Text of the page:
Farmers’ Knowledge, Attitudes, and Control Practices of Rodents in an Agricultural Area of Taiwan

Ian Nicholas Best*, Pei Jen Lee Shaner, Kurtis Jai Chyi Pei, Chi Chien Kuo

*Corresponding author for this work

Research output: Contribution to journalArticlepeer-review

Abstract

Rodents threaten agricultural industries and food security on a global scale. Rodent management practices routinely involve the use of chemical products, mainly anticoagulant rodenticides (ARs). An understanding of farmer rodent control behaviors is crucial in order to implement management changes to more environmentally friendly practices. In this study, we surveyed farmers in an agricultural area of northwestern Taiwan on their knowledge, attitudes, and control practices for rodent pests. From our survey sample of 126 farmers, rodents were perceived to be the most problematic for vegetable crops, followed by rice, and then fruit. Farmers in the oldest age group and those that perceived rodents to cause extensive damage to their crops were found to have the most negative attitudes toward the pests. One-third of the farmers in our survey stated they currently use rodenticides, with crop type, perceived problems caused by rodents, and attitudes toward rodents found to be important explanatory variables. Our results indicate that the use of rodenticides is reactive; farmers are more likely to apply the chemical products if they perceive rodents to cause damage. Additionally, cost–benefit assessments are likely important in governing rodent control behaviors; farmers may be more inclined to use control products that are subsidized by the government, which include ARs, when they observe damage to their crops inflicted by rodents. We also describe how ecologically based rodent management (EBRM) practices could be feasible and sustainable alternatives to rodenticide use.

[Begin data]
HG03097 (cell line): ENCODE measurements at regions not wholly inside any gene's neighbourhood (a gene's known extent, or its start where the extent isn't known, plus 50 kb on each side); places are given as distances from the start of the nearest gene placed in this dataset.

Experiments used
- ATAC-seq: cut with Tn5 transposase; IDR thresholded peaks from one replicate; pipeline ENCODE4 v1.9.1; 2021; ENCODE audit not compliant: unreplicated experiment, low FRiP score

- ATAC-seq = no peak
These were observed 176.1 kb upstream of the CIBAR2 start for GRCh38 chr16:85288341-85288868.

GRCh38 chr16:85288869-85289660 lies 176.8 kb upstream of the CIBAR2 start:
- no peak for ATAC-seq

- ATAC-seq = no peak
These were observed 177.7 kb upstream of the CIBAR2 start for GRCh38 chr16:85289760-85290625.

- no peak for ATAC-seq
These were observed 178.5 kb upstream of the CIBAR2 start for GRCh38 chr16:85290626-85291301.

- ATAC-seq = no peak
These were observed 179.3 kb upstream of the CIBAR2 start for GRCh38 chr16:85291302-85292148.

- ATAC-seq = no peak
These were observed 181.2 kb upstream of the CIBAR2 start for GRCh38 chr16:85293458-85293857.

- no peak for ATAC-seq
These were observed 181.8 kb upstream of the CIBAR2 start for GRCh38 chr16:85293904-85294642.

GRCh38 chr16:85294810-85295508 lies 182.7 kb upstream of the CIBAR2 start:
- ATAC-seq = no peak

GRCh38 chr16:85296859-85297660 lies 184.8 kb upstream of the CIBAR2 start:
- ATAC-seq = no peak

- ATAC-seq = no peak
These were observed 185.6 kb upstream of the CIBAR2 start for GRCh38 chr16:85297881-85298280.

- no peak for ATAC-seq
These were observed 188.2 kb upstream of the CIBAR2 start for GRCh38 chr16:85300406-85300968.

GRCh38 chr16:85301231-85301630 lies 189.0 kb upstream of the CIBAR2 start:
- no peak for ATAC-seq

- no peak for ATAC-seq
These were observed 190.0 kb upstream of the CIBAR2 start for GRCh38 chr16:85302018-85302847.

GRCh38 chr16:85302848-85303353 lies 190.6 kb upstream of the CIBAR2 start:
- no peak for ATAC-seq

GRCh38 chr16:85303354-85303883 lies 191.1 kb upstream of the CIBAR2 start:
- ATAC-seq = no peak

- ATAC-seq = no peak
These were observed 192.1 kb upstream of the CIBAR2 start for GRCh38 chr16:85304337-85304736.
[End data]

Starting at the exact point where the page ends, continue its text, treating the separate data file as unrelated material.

Original languageEnglish
Article number1169
JournalAgronomy
Volume12
Issue number5
DOIs
Publication statusPublished - 2022 May

Keywords

  • attitudes
  • control
  • ecologically based rodent management (EBRM)
  • knowledge
  • rodenticides
  • rodents

ASJC Scopus subject areas

  • Agronomy and Crop Science

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